As employees are developed on their teams, succession planning is inherently being built – employees are learning the necessary skills and abilities for moving up within the organization. Not only does this promote a stronger workforce, but when individuals see the opportunities for advancement and that the organization is committed to helping them improve and grow in their career, loyalty and commitment to the organization increase, which are both directly tied to job satisfaction and performance.
The Future of Coaching
When managers provide feedback to employees without coaching them on how to improve, the feedback may feel critical and unactionable. However, when the manager serves as a coach to their employees, feedback becomes the mechanism for improvement.
As the world of work continues to move forward, managers coaching employees will become not only the norm, but also expected. A manager who does not equip their team to succeed will quickly be flagged. Successful manager-coaches will master the art of providing feedback and support and create a productive team. We will also see an increase in the following:
- Frequent feedback: gone are the days of a once-a-year performance review. A successful manager will provide constant, regular feedback in both coaching sessions and “coaching moments,” – quick conversations on the job giving real-time feedback on what’s going well and what can be improved.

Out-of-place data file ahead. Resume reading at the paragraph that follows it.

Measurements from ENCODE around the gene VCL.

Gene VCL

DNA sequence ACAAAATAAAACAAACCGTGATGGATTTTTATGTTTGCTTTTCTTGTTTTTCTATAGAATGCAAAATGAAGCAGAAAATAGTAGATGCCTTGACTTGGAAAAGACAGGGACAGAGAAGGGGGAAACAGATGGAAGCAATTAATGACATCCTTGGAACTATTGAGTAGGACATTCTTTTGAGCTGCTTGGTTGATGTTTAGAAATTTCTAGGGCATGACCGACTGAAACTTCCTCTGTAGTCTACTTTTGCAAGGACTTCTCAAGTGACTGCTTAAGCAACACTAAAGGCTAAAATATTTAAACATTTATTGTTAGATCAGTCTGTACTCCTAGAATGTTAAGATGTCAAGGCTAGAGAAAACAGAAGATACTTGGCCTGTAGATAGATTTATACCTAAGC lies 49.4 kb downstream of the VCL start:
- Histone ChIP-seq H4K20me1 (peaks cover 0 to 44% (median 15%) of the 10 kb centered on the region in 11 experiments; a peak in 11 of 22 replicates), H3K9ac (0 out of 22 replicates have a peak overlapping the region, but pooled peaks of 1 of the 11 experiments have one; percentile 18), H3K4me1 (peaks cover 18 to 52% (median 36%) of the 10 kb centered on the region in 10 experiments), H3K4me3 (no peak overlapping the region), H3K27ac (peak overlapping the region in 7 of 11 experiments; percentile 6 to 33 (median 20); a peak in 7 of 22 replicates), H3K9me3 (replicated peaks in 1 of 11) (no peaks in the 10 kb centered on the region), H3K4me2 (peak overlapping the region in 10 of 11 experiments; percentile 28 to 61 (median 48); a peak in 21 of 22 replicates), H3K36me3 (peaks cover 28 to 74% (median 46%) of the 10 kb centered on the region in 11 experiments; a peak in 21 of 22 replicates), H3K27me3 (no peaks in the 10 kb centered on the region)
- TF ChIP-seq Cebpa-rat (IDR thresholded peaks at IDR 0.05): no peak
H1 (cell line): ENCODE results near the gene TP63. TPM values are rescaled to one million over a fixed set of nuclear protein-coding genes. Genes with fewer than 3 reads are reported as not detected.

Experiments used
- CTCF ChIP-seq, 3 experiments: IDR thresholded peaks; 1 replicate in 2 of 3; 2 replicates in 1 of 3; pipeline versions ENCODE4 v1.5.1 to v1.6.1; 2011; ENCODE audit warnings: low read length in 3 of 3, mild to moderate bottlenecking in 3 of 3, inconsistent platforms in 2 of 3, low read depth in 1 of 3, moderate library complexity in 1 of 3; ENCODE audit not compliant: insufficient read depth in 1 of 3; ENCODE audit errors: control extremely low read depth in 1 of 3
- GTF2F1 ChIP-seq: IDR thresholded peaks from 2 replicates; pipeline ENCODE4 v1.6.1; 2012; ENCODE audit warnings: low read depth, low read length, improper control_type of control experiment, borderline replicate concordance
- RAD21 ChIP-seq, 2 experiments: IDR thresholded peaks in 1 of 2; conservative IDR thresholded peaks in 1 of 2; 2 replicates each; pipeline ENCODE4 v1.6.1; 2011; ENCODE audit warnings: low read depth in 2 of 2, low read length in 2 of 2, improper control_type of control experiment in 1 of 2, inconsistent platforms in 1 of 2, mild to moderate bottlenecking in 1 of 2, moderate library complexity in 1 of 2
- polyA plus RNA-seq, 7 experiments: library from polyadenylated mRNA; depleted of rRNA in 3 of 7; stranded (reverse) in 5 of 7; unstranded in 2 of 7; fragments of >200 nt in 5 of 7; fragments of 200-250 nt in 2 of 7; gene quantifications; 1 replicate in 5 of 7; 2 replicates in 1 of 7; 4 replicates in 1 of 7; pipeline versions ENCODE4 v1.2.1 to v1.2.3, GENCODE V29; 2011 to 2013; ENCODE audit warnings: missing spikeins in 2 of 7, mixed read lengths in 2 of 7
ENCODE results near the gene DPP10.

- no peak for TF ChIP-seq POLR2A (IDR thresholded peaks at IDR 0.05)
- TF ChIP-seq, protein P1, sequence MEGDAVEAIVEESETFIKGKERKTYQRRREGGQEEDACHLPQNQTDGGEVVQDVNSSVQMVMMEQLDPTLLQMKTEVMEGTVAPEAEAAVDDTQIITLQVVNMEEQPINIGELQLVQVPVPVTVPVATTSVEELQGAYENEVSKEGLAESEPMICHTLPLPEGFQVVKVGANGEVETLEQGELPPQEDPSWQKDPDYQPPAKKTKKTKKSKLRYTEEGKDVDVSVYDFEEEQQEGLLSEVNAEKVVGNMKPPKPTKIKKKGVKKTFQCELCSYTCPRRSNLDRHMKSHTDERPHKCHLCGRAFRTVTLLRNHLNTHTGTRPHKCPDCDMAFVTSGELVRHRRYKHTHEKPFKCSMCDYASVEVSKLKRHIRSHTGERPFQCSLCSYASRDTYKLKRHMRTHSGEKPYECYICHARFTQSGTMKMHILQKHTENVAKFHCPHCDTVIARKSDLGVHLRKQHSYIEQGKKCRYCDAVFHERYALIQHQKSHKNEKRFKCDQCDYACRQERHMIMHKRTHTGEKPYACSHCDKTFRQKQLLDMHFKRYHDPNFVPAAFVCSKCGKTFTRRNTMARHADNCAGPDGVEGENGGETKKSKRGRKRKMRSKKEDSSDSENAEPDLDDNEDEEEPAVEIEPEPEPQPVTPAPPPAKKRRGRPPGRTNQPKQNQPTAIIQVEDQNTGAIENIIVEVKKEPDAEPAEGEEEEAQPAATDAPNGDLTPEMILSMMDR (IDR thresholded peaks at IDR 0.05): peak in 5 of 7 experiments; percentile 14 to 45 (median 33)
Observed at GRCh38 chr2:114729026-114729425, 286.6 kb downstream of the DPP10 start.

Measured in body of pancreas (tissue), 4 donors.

- Feedback culture: an effective manager won’t be the only team member providing feedback. By example, they will set the expectation for the team that feedback is valued and encouraged. Team members should be encouraged to provide feedback to each other and their manager.
- SMART goals and Stretch goals: as managers coach their employees, they will set realistic goals that relate to the employee’s current role and stretch goals that will create challenges and learning opportunities. These stretch goals, in conjunction with manager support, are the on-the-job experiences that will lead to employee development.
The higher you move in leadership, the more important it becomes to truly listen. Listen to your peers, listen to your employees, and don’t lose sight of the vision you’re striving towards. Chances are, you cannot get there alone, and by coaching your employees and helping them develop, you build a stronger organization capable of reaching its highest potential.